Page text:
A Poetic Tribute to Civil War Women

Good Morning! Our Women’s History Month celebration continues with Mary E. Nealy’s 1864 poem written for the Indiana State Sanitary Fair:

And our noble women, the soldier cries,
As he wipes with his sleeve his dimming eyes,
They send us clothing and food and books,
And kindest letters and sweetest looks,
And words of noble and lofty cheer!
And with these what craven [weak, cowardly] could think of fear?

It is this that mans us in battle’s hour,
That nerves the arm and gives it power;
That makes the heart’s blood fresher flow,
And gives to the bosom its noblest glow.
The women we love, the God on high—
They well know how we bravely do or die;
God bless our noble women!

They make the bandage, they scrape the lint,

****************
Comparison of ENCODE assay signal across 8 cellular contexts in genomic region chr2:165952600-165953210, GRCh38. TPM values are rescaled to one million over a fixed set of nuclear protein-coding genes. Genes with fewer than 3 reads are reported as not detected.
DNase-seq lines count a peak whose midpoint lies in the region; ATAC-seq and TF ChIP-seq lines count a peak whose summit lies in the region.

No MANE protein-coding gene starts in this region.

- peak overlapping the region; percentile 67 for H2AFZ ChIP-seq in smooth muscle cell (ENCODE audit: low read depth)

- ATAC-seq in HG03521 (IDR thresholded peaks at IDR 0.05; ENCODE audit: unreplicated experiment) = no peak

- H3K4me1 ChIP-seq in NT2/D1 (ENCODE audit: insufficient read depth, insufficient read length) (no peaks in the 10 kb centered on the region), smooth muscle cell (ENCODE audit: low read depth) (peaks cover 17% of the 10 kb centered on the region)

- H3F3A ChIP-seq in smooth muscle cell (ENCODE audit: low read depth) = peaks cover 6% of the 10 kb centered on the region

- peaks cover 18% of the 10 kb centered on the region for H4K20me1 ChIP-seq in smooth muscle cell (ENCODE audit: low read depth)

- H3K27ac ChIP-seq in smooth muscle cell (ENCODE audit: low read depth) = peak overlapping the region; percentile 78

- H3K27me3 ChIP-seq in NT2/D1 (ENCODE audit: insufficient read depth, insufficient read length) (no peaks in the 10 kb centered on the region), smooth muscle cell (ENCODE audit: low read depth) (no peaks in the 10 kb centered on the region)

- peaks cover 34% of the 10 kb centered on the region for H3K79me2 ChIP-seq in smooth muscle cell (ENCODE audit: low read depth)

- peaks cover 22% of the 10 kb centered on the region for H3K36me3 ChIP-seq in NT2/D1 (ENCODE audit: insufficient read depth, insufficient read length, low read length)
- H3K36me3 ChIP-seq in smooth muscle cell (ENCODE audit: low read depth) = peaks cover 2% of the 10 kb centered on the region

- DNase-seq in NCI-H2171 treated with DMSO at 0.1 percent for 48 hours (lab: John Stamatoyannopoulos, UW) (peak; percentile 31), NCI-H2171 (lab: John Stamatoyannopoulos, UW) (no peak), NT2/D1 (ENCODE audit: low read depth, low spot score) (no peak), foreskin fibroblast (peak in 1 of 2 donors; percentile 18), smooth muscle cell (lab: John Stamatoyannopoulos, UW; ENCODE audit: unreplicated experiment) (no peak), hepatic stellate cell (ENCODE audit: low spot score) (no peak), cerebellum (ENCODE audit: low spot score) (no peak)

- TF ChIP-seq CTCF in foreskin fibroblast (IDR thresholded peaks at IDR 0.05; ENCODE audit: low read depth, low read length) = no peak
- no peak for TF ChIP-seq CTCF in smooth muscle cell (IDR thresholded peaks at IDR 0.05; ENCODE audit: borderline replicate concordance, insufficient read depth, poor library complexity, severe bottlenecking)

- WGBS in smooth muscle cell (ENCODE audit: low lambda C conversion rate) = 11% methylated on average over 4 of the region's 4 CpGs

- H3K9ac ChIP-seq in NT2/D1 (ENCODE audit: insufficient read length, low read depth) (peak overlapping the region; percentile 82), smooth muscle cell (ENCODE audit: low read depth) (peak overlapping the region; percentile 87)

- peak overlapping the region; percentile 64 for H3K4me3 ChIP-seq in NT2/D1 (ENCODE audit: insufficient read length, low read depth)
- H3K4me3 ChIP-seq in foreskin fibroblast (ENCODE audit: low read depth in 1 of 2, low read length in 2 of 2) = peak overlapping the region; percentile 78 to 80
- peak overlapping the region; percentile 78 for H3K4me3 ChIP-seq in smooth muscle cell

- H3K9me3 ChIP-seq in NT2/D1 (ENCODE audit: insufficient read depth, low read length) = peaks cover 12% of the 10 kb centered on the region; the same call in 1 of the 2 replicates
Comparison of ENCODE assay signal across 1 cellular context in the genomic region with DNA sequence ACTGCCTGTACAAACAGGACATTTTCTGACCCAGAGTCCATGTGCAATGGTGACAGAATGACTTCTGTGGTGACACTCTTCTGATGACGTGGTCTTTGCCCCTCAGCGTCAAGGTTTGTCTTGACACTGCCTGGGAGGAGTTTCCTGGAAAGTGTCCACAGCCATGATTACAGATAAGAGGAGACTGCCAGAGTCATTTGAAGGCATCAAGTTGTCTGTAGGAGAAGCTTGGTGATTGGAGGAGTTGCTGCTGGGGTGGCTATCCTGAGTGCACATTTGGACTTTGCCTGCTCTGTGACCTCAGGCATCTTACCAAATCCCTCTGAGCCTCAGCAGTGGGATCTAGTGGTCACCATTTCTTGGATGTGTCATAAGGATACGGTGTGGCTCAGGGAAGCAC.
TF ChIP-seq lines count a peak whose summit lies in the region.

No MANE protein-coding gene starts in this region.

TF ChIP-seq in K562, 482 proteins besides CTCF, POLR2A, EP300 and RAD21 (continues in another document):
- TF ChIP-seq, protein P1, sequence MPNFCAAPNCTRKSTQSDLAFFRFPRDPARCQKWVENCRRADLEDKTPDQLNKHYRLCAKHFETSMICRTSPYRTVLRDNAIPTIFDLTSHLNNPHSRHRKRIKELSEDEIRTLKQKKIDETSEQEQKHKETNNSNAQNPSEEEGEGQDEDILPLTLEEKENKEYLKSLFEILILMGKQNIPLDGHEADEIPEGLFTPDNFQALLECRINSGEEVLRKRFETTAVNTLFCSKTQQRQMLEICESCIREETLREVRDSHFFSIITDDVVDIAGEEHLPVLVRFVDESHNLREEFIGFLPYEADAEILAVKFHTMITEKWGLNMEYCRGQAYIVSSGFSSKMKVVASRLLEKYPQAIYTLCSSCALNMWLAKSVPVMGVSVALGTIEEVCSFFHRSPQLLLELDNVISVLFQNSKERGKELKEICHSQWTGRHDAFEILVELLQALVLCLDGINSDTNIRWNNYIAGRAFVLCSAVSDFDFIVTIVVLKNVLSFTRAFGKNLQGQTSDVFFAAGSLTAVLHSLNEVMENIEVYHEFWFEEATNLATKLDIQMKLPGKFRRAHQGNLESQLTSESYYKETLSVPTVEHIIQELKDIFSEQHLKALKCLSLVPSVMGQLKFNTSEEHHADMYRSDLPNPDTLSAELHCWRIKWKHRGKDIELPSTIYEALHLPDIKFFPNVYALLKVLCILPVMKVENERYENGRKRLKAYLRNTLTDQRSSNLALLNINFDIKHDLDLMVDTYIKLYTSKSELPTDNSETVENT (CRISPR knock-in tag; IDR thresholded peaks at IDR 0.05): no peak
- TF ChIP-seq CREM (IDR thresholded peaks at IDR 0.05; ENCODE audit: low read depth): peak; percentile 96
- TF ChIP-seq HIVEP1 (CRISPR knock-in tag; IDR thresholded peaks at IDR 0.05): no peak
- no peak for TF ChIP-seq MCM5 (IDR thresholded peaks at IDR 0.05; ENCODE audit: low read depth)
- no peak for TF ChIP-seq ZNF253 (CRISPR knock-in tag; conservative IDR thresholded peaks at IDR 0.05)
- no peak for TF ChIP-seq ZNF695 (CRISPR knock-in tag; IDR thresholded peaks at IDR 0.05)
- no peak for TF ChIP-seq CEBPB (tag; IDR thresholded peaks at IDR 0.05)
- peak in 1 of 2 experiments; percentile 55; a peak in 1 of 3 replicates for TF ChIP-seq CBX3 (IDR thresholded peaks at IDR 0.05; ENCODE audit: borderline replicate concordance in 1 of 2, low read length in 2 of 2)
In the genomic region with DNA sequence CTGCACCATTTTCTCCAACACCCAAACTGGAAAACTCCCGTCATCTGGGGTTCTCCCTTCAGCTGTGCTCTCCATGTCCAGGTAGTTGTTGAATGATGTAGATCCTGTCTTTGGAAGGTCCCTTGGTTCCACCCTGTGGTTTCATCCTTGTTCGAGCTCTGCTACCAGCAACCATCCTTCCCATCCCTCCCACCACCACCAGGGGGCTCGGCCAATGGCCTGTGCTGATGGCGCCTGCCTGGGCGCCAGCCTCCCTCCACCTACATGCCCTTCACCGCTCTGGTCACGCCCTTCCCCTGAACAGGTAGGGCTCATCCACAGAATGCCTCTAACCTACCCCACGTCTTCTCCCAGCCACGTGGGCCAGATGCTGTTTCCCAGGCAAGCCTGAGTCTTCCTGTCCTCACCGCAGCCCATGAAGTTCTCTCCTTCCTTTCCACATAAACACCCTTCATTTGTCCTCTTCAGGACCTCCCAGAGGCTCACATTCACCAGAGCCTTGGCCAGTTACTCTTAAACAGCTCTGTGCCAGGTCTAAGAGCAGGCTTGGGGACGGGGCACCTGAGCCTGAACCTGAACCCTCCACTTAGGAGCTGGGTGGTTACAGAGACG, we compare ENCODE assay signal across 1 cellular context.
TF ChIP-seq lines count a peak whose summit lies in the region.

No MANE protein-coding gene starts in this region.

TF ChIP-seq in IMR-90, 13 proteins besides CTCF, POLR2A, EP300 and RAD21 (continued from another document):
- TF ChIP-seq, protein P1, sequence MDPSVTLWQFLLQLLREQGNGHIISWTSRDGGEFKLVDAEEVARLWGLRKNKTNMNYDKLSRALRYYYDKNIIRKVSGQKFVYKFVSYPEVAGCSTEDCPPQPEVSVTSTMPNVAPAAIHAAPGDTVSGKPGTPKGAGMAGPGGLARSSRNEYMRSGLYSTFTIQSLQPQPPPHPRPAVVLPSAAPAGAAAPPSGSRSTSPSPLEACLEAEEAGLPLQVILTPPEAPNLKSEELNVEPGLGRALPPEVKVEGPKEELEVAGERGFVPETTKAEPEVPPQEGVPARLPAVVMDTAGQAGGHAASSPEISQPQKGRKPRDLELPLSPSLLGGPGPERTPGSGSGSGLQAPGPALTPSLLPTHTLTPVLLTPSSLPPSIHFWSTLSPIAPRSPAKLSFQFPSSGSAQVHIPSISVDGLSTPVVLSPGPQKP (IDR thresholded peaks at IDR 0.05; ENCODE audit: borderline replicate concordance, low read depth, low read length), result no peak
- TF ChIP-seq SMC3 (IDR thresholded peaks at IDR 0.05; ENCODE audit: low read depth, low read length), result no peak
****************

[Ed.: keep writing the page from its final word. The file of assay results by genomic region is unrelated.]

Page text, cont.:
And they can the fruit with no thought of stint;
They get up fairs for the soldier boys,
And buy with the profit ten thousand joys.

Their silken dresses are laid away,
To show their luster some other day;
For calico dresses are good enough
When the soldier, in shoddy, fares so rough;

And they keep at home the precious gold,
For their hearts for ribbons may not be sold.
They deck their hair with the wilding rose,
And for brooches fair truth in each bosom glows;

The piano practice, the ‘broidery fine,
Are left for a work that is more divine;
For making the soldier clothes so warm,
And tending the hospitals home sweet home
God bless, God bless our noble women!

Source: Sanitary Fair Bulletin (Indianapolis), October 4, 1864, No.1, p.1 courtesy of The Indiana Historical Bureau.

Image Credit: Harper’s Weekly, June 29, 1861

Leave a Reply

Munson Monroe Buford’s Unfinished Civil War

In late March 1885, South Carolinian Munson Monroe Buford wrote to famed Confederate general and now prominent political figure Wade Hampton. Buford had served for the war’s duration in the…